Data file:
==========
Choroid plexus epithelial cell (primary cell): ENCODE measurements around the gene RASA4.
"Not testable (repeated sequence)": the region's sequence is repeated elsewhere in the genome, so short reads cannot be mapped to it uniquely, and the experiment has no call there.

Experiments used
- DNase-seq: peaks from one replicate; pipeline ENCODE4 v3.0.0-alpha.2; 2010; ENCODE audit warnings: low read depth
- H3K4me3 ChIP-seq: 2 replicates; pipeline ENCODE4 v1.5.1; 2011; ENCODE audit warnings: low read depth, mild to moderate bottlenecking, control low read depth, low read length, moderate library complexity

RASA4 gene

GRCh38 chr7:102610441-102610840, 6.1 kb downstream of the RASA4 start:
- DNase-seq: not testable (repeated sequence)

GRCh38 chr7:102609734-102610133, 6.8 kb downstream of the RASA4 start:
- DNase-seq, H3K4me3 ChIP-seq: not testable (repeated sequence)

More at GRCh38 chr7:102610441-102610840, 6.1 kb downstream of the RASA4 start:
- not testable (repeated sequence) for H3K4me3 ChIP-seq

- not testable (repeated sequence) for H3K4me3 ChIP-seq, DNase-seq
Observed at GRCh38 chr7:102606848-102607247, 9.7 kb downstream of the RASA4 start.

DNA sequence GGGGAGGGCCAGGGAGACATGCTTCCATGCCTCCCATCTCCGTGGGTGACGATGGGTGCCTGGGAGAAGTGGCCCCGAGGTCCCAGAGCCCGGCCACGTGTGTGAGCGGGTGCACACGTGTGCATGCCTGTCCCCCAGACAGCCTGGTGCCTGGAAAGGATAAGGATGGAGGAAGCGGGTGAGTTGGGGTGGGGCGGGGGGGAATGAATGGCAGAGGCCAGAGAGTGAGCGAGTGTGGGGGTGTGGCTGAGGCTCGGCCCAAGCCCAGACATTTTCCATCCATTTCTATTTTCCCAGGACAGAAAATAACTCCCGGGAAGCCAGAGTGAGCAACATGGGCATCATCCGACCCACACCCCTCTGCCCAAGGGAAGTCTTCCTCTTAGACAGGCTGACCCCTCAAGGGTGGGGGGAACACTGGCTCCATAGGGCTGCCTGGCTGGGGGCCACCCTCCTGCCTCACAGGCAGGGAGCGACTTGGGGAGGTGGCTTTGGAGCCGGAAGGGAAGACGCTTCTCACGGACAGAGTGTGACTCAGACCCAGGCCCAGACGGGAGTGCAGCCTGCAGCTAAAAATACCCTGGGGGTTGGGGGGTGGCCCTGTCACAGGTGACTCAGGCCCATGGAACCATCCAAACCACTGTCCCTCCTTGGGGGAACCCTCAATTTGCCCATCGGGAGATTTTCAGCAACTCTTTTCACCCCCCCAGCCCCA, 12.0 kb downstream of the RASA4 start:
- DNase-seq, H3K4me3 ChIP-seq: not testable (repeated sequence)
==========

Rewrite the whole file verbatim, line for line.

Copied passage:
Choroid plexus epithelial cell (primary cell): ENCODE measurements around the gene RASA4.
"Not testable (repeated sequence)": the region's sequence is repeated elsewhere in the genome, so short reads cannot be mapped to it uniquely, and the experiment has no call there.

Experiments used
- DNase-seq: peaks from one replicate; pipeline ENCODE4 v3.0.0-alpha.2; 2010; ENCODE audit warnings: low read depth
- H3K4me3 ChIP-seq: 2 replicates; pipeline ENCODE4 v1.5.1; 2011; ENCODE audit warnings: low read depth, mild to moderate bottlenecking, control low read depth, low read length, moderate library complexity

RASA4 gene

GRCh38 chr7:102610441-102610840, 6.1 kb downstream of the RASA4 start:
- DNase-seq: not testable (repeated sequence)

GRCh38 chr7:102609734-102610133, 6.8 kb downstream of the RASA4 start:
- DNase-seq, H3K4me3 ChIP-seq: not testable (repeated sequence)

More at GRCh38 chr7:102610441-102610840, 6.1 kb downstream of the RASA4 start:
- not testable (repeated sequence) for H3K4me3 ChIP-seq

- not testable (repeated sequence) for H3K4me3 ChIP-seq, DNase-seq
Observed at GRCh38 chr7:102606848-102607247, 9.7 kb downstream of the RASA4 start.

DNA sequence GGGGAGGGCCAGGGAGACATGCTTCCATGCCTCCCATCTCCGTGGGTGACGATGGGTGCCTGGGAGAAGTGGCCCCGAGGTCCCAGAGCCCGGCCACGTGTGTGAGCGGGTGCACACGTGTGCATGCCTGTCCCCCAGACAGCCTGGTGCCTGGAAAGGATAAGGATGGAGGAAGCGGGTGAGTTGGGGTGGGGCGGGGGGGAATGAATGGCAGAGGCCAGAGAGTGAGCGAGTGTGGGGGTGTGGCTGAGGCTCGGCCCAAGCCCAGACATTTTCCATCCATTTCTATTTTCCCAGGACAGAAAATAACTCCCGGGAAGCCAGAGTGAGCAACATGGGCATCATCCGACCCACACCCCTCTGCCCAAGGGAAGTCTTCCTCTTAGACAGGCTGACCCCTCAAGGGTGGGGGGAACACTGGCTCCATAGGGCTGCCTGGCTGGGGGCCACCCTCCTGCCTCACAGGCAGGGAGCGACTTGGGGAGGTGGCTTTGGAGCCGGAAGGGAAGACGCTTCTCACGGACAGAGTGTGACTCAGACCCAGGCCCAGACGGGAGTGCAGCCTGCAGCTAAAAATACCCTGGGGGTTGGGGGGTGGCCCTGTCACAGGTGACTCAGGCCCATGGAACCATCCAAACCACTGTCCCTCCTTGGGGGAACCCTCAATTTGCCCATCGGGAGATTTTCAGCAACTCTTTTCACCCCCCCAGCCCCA, 12.0 kb downstream of the RASA4 start:
- DNase-seq, H3K4me3 ChIP-seq: not testable (repeated sequence)